Wishing to serve his country in the 1940s, Steve Rogers volunteers to undergo an experiment that will make him a super soldier. After the experiment is a success, Rogers, code named Captain America, is sent to defeat the Skull and deactivate a missile aimed at the White House. While tied to the weapon in question, Captain America diverts it into Alaskan waters, where he remains frozen for 50 years. Hollywood has played on the idea or cryonics and the benefits of cold storage for decades because of the promise it offers—an extended lifespan. While suspended animation is not possible for humans yet, therapeutic hypothermia is a rapidly evolving procedure that the medical community continues to investigate.
Cryogenics vs Cryonics
Cryogenics is the study of the behavior and production of materials at low temperatures. The term originates from the Greek words kryos and genic, which mean “frost” and “to produce.” While scientists have not established when refrigeration ends and cryogenics begin, the U.S. National Institute of Standards and Technology states that cryogenics generally refers to temperatures below -150°C. An example of substance that undergoes cryogenics is liquid nitrogen, as the extremely cold temperatures cause the gas to convert into a liquid.
Cryonics is the preservation of individuals at low temperatures when contemporary medicine cannot sustain them. Some medical professionals perform cryonics procedures minutes after a patient is legally dead with the hope that they can resuscitate and restore an individual’s health in the future. Those who specialize in cryonics believe that the brain does not have to be consciously active for it to retain memories or survive. During a cryopreservation procedure, which uses sophisticated climate control solutions, an individual undergoes temperatures below -130°C. With present technologies, the cryopreservation of humans is not reversible.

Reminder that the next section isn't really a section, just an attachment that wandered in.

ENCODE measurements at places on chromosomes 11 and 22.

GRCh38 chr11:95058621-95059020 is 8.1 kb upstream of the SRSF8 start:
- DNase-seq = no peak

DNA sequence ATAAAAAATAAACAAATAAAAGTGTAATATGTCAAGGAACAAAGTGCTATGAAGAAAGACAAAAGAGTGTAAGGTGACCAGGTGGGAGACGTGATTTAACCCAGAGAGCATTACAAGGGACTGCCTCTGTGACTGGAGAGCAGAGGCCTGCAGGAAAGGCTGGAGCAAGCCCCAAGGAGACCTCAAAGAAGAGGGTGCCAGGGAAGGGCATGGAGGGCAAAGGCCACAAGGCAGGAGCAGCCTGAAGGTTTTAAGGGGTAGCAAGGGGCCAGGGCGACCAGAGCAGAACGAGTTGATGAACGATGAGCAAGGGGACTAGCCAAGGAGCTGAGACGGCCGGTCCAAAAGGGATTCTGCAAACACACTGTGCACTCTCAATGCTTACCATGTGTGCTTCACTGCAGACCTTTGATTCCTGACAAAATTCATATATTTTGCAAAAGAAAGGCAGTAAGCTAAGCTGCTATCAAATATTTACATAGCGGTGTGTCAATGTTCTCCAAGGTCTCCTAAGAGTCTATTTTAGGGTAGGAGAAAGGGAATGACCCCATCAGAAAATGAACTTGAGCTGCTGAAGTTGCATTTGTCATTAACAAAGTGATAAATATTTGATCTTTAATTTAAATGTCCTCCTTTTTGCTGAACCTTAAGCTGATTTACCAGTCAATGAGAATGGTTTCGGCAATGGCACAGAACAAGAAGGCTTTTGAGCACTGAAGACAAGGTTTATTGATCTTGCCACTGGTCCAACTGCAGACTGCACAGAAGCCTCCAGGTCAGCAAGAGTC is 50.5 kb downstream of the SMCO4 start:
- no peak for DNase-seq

The Truth behind Cold Storage for Hollywood Movies
The ability to go into a deep sleep to pass great lengths of time is attractive, particularly in regards to space travel or extending an individual’s life. The laws of thermodynamics dictate that the lowest temperature that an individual can achieve is absolute zero, which is when molecules are in the lowest yet finite energy state. Absolute zero is impossible to reach because input power requirements are too great. However, scientists can achieve temperatures that are within a few billionths of a degree above absolute zero.
One of the greatest drawbacks of cryonics is that 60% of the human body is comprised of water. When water freezes, it expands, destroying cells in the body. For this reason, scientists may employ vitrification or use a cryoprotectant in an attempt to prevent ice damage. What the specialists lack is the technology to regenerate or repair damaged or diseased tissues. A body that experiences hypothermia or a state of suspended animation is also at risk of muscle atrophy, bone loss, intracranial pressure and a loss of cognitive function.
The Benefits of Cold Storage for Humans
Therapeutic hypothermia, which only lowers the body’s temperature 5°F to 10°F, is a proven treatment for traumatic injuries. Presently, patients can undergo therapeutic hypothermia for up to 14 days. Humans have undergone multiple therapeutic hypothermia induction cycles with no long- and short-term detrimental effects. When NASA commissioned a study on human stasis, SpaceWorks engineers found that the idea could be the key to making ships smaller and lighter because the astronauts’ metabolisms would slow, reducing the need for consumables by up to 70 percent. The period of hibernation may also reduce the emotional stress that astronauts feel during long trips.
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